Kitchen Table Diplomacy

0615kitchenThe opening notes of the Battle Hymn of the Republic announced the new arrival. The Battle Hymn of the Republic announces everyone’s arrival and until I figure out how to re-program the damn doorbell, it will continue to do so. The canine dervish, Matilda the Demented, barks a welcome drowning out the military march.

I open the front door to a swarthy man in his early twenties inquiring in heavily accented English, if I was, “the Yudi who rents rooms?”

I look out and take note of his four companions waiting in the curb-side parked taxi.

“My cousin” he continued, “told me your address.”

Providence delivered the first one and Allah continues to provide the interminable parade of cousins (they are all cousins). The entire country is related; all of the 200,000 Saudis sent by his Royal Highness King Abdullah to the United States to receive an education. And there are 7,000 princes (they do not count the princesses). And somehow, with astounding regularity, they find their way to my house in paradise. Any place where the temperature is not over 110 degrees and water costs less than oil is paradise, by the way.

The young Saudi men arrive with a suitcase in hand, a prayer rug tucked under their arms, and sometimes a hookah pipe, ready to enter the land of the infidel. And since the Yudi does not eat pork, they continue to come.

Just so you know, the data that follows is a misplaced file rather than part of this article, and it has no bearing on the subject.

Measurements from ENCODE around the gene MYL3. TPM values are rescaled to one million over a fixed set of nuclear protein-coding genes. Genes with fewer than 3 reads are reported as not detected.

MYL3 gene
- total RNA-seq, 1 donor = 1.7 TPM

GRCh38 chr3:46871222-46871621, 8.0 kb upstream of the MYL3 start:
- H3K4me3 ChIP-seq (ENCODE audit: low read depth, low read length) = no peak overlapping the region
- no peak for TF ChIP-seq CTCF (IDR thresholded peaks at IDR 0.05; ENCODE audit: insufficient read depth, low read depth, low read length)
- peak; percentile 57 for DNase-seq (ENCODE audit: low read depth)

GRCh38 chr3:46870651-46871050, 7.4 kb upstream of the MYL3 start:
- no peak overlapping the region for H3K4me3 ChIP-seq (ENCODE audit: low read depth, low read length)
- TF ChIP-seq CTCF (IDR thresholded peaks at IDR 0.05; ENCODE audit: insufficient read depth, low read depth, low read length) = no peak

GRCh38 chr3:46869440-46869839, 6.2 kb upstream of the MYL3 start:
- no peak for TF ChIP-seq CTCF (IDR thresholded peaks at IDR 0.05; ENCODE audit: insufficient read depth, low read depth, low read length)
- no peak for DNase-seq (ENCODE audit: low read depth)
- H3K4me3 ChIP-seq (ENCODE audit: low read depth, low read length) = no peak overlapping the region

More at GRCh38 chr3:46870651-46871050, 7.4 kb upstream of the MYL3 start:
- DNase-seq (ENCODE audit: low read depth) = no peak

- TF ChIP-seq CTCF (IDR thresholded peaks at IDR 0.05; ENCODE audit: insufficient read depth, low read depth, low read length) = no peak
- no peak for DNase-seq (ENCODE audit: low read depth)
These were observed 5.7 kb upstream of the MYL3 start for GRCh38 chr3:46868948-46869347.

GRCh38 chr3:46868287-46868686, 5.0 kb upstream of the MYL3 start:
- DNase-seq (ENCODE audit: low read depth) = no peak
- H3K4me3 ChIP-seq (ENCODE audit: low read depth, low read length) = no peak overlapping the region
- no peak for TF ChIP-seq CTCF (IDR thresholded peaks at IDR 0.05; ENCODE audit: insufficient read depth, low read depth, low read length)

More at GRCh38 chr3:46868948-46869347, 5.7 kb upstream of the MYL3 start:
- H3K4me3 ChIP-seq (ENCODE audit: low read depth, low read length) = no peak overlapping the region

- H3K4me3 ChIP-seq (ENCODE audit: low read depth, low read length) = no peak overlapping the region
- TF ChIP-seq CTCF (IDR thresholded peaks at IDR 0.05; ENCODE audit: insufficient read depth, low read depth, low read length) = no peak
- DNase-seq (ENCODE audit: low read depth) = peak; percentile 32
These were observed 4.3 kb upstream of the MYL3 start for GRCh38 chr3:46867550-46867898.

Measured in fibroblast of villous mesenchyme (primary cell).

Salaam Alacheim. Come in.”

My daughter once told me, “Ma, someday a burglar is going to show up and you will ask if there are any dietary restrictions that you should be aware of and whether or not they would prefer an upstairs or downstairs room.”

At least the burglar would not have break in. We lost the keys years ago, so the doors are usually open.

From thirty-five nations over the course of forty years there has been world peace—in my kitchen. Koreans who hated the Japanese became friends. Christians did not proselytize. Muslims were curious about the Yudi. The common bond of homesickness and loneliness forged lasting friendships. Christians, Jews, Buddhists, Muslims, and Shintoists all manage to live together peacefully under one roof… At least for the time being.

Davida Gregory provides lives in Irvine and provides room and board for international students.  She lives with her therapy dog, Matilda the Demented.

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